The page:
Fall 2004 Table of Contents.
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 Advocate for the Unlettered, by Dale Smith.


By the time she was 19, Jackie Bell knew she would become an international photojournalist. Never mind that the University of Michigan, where she was studying Spanish, didn't offer a single class in news photography, much less an academic major in the subject.

Photography by Jackie Bell."I ended up doing a lot of independent study -- not journalism per se, but photo courses," says Bell, now 44 and an assistant professor of journalism at MU. After graduation she packed up her modest portfolio, along with a couple of Canon SLRs and a trunk full of darkroom gear, and boarded a plane for Israel. A few weeks later she was shooting professionally.

Such pluck is characteristic of Bell, who eventually returned to the United States for more formal training at Ohio University. Over the next 20 years her work, often shot on assignment under harrowing circumstances, has taken newspaper readers to places many might just as soon have avoided. Prisons and massacre sites, poverty-stricken villages and storm-tossed seas: these and other subjects Bell depicted with an affecting mix of empathy and exuberance, deftly employing camera and film to force readers' minds into focus.

Jackie Bell.Bell's most recent work includes an ongoing project, Blurring the Lines: Indigenous Cultures of Latin America. The book-length project brings together images and narrative vignettes drawn from Bell's extensive travel in the region, a part of the world for which she shares a deep affinity. She hopes to publish Blurring the Lines soon.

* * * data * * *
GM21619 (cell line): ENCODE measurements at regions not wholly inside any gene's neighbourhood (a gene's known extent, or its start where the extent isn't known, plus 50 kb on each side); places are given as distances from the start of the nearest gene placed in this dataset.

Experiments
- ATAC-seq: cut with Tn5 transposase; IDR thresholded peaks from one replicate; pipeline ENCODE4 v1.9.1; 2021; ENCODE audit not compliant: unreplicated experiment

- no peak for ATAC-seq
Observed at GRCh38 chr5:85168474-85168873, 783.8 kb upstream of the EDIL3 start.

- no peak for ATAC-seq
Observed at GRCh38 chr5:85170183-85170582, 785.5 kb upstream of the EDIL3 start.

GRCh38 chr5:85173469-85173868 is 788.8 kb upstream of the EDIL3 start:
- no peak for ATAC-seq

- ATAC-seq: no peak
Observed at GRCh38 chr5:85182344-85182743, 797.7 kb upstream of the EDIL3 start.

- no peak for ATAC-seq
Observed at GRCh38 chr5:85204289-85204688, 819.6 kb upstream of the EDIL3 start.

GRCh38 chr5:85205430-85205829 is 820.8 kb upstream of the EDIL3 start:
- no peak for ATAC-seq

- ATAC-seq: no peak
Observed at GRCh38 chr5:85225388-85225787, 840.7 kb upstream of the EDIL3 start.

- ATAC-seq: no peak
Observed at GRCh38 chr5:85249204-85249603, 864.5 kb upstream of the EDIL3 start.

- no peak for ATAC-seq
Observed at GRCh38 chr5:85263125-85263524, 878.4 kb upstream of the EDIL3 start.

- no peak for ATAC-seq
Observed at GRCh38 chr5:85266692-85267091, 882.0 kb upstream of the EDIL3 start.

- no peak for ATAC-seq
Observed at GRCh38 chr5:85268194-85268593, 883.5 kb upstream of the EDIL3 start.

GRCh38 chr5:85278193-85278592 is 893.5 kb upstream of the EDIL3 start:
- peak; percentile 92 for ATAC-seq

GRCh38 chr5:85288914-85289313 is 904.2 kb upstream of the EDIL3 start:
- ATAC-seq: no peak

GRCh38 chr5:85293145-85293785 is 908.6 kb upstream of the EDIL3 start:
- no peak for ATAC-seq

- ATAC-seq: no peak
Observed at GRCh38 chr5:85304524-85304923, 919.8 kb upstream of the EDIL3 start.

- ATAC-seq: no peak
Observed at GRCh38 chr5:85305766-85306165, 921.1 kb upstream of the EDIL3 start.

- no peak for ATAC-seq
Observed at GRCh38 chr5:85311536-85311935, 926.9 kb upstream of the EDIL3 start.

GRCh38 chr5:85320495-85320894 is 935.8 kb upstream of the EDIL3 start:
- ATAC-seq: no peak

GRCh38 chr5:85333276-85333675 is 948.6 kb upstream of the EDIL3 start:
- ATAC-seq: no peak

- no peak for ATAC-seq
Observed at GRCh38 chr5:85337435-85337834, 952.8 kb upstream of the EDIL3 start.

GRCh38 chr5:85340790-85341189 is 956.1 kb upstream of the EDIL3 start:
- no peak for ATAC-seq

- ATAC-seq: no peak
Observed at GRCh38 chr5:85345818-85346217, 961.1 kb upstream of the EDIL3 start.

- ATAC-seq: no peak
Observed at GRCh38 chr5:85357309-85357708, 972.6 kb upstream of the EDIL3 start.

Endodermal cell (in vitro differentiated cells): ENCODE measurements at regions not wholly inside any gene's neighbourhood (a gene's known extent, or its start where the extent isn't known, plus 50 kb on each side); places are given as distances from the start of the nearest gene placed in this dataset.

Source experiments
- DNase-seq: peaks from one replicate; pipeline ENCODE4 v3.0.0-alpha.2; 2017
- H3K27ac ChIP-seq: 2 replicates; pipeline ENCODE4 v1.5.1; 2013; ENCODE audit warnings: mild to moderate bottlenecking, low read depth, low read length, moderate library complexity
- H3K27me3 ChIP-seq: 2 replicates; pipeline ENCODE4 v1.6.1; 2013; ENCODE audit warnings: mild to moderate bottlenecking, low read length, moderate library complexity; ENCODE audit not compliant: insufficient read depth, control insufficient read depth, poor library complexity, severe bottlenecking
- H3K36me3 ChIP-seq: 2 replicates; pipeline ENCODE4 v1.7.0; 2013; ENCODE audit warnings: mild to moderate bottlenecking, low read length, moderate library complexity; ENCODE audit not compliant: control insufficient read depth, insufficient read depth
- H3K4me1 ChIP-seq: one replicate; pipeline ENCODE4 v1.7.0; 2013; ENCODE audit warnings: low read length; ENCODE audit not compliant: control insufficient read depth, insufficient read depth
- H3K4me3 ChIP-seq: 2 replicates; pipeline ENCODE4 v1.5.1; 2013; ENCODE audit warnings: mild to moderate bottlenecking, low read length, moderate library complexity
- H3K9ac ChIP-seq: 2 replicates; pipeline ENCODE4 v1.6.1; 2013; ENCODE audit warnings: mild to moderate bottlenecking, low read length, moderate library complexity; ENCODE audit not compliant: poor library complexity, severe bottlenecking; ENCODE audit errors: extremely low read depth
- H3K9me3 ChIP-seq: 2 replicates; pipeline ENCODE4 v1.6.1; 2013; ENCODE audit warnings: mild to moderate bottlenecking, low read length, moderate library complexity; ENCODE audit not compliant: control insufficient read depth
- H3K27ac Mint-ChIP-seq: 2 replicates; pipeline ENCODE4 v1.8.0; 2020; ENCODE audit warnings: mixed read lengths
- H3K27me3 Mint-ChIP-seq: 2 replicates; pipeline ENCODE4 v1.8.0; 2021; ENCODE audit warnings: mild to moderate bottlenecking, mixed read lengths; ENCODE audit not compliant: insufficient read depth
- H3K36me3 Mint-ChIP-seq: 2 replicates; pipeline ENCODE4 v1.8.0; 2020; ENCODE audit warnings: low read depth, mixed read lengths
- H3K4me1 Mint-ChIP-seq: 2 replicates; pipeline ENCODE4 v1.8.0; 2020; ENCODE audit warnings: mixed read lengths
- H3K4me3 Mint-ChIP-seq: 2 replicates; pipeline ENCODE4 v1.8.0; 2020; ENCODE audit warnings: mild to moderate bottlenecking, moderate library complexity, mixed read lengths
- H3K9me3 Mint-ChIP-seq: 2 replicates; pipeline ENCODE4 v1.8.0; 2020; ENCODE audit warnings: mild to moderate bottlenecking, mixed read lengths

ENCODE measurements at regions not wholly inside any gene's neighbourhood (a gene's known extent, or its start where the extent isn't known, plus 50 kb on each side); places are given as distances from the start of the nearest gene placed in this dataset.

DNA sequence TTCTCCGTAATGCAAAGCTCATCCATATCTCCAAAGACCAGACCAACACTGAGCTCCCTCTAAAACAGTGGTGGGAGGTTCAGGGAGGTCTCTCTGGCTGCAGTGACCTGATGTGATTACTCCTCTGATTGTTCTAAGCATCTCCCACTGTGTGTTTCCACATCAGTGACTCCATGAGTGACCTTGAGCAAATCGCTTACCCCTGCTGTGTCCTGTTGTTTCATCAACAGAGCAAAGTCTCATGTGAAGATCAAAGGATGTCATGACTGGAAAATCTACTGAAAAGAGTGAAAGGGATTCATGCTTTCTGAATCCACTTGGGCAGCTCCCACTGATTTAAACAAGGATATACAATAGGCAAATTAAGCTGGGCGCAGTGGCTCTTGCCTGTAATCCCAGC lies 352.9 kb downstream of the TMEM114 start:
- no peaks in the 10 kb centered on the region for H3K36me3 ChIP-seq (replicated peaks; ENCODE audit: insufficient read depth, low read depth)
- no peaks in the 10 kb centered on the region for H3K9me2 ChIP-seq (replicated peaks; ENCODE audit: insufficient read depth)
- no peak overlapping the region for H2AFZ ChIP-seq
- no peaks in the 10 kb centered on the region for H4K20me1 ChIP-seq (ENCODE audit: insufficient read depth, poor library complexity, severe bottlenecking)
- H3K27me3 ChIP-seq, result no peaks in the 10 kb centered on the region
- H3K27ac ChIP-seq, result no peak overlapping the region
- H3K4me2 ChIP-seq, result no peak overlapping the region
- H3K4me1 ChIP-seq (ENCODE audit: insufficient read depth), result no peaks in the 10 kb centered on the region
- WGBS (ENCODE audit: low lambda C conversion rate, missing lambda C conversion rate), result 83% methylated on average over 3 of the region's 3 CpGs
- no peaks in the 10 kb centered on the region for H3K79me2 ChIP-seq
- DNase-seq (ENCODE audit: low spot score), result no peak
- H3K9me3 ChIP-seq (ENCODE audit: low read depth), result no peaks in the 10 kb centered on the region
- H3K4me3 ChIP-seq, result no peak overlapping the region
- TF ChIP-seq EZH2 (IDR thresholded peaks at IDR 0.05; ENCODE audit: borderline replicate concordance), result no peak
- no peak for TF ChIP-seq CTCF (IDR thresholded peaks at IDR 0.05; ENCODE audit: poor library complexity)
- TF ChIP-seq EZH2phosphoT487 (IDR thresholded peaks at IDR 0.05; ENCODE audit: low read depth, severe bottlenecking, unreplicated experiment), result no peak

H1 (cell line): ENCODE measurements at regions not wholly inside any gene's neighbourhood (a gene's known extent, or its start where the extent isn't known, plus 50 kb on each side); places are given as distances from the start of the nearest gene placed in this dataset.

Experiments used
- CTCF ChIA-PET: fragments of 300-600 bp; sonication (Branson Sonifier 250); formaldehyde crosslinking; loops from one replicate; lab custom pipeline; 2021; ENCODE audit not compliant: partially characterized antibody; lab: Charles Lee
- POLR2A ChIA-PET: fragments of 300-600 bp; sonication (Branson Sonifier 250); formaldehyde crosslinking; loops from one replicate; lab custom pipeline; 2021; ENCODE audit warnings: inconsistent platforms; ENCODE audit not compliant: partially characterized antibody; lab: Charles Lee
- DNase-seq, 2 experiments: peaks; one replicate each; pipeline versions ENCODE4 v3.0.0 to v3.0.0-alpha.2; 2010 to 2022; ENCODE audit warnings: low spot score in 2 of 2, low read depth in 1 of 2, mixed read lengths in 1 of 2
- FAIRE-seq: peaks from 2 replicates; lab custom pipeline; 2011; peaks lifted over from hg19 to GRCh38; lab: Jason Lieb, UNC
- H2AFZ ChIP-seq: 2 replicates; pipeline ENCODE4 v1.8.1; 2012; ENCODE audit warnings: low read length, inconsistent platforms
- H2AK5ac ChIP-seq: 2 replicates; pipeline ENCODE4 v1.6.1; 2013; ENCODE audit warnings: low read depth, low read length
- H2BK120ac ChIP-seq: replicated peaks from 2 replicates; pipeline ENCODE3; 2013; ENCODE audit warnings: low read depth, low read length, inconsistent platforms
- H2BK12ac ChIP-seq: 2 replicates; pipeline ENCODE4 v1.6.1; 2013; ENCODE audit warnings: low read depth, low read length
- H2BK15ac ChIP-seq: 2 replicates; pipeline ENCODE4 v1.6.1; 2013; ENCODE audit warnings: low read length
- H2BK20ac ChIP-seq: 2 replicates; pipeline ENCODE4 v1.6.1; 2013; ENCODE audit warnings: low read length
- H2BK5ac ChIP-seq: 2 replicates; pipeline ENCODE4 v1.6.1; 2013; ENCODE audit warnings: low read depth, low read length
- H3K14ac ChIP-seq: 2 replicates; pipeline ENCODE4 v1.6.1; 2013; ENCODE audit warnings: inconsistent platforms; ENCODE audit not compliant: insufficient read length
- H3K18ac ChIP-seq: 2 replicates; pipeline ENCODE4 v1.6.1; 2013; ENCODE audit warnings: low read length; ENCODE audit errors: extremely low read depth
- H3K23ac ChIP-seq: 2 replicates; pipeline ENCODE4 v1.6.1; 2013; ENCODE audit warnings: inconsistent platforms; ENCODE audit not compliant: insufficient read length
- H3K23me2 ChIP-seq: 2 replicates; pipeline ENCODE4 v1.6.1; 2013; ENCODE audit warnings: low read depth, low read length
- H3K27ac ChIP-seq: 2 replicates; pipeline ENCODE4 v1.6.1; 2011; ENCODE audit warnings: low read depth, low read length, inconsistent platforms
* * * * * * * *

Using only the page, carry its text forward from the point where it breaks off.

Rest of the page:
In the meantime, Bell says, she is content helping young photojournalists develop their own sense of affinity. "It's a huge responsibility doing what we do. People let us into their lives, they open themselves up to us, they trust us. I tell my students that I never expect someone to say, 'No, you can't take my picture.' But when I am allowed to take those pictures, photos of the sacred, important things in people's lives, I had better be trustworthy."

You can view additional photographs by Jackie Bell, and listen to her describing the images presented here.

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